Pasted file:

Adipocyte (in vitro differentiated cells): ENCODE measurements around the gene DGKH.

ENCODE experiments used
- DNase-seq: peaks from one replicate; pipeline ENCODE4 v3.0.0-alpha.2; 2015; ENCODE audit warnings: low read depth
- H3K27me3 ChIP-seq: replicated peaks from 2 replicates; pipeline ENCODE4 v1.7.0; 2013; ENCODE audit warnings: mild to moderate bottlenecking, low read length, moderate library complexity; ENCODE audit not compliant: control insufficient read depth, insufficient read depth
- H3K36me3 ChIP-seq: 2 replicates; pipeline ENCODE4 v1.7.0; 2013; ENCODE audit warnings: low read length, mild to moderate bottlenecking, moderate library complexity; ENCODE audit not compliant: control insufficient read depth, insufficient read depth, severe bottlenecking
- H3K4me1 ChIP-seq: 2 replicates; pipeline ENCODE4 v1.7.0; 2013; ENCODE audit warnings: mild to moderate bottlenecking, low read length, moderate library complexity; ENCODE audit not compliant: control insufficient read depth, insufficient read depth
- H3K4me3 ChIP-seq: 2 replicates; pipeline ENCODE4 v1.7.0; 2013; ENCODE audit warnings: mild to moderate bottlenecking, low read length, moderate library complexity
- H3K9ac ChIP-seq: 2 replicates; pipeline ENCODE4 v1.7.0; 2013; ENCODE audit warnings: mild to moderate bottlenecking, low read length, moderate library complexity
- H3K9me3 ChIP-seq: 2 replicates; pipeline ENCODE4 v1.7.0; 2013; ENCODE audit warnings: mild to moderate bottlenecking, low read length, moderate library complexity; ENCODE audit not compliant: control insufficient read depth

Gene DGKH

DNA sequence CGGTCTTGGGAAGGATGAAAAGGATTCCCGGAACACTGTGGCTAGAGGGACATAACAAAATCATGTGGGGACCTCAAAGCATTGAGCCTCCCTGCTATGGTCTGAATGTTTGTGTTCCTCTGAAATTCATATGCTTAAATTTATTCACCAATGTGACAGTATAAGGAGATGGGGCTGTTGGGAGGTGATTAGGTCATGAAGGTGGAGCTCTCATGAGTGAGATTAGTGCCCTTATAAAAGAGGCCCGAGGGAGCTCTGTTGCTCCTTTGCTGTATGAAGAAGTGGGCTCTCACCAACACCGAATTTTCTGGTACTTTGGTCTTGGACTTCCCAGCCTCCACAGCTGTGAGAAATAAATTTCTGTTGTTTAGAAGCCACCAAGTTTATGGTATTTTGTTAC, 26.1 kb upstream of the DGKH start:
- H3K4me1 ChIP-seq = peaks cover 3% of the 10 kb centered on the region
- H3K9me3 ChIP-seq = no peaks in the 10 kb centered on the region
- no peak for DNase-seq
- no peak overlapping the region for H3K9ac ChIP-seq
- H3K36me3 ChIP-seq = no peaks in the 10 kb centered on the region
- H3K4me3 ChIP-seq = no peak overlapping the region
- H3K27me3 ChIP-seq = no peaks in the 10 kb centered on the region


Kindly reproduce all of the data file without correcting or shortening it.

Adipocyte (in vitro differentiated cells): ENCODE measurements around the gene DGKH.

ENCODE experiments used
- DNase-seq: peaks from one replicate; pipeline ENCODE4 v3.0.0-alpha.2; 2015; ENCODE audit warnings: low read depth
- H3K27me3 ChIP-seq: replicated peaks from 2 replicates; pipeline ENCODE4 v1.7.0; 2013; ENCODE audit warnings: mild to moderate bottlenecking, low read length, moderate library complexity; ENCODE audit not compliant: control insufficient read depth, insufficient read depth
- H3K36me3 ChIP-seq: 2 replicates; pipeline ENCODE4 v1.7.0; 2013; ENCODE audit warnings: low read length, mild to moderate bottlenecking, moderate library complexity; ENCODE audit not compliant: control insufficient read depth, insufficient read depth, severe bottlenecking
- H3K4me1 ChIP-seq: 2 replicates; pipeline ENCODE4 v1.7.0; 2013; ENCODE audit warnings: mild to moderate bottlenecking, low read length, moderate library complexity; ENCODE audit not compliant: control insufficient read depth, insufficient read depth
- H3K4me3 ChIP-seq: 2 replicates; pipeline ENCODE4 v1.7.0; 2013; ENCODE audit warnings: mild to moderate bottlenecking, low read length, moderate library complexity
- H3K9ac ChIP-seq: 2 replicates; pipeline ENCODE4 v1.7.0; 2013; ENCODE audit warnings: mild to moderate bottlenecking, low read length, moderate library complexity
- H3K9me3 ChIP-seq: 2 replicates; pipeline ENCODE4 v1.7.0; 2013; ENCODE audit warnings: mild to moderate bottlenecking, low read length, moderate library complexity; ENCODE audit not compliant: control insufficient read depth

Gene DGKH

DNA sequence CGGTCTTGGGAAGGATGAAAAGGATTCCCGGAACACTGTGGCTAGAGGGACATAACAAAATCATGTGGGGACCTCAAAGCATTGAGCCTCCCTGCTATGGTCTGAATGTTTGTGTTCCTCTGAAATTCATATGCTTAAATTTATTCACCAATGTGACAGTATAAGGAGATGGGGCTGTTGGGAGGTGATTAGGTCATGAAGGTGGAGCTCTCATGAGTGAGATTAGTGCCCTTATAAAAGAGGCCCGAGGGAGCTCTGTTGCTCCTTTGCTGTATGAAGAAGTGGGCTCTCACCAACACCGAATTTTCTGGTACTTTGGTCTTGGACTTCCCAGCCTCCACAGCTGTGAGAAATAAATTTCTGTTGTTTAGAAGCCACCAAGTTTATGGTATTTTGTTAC, 26.1 kb upstream of the DGKH start:
- H3K4me1 ChIP-seq = peaks cover 3% of the 10 kb centered on the region
- H3K9me3 ChIP-seq = no peaks in the 10 kb centered on the region
- no peak for DNase-seq
- no peak overlapping the region for H3K9ac ChIP-seq
- H3K36me3 ChIP-seq = no peaks in the 10 kb centered on the region
- H3K4me3 ChIP-seq = no peak overlapping the region
- H3K27me3 ChIP-seq = no peaks in the 10 kb centered on the region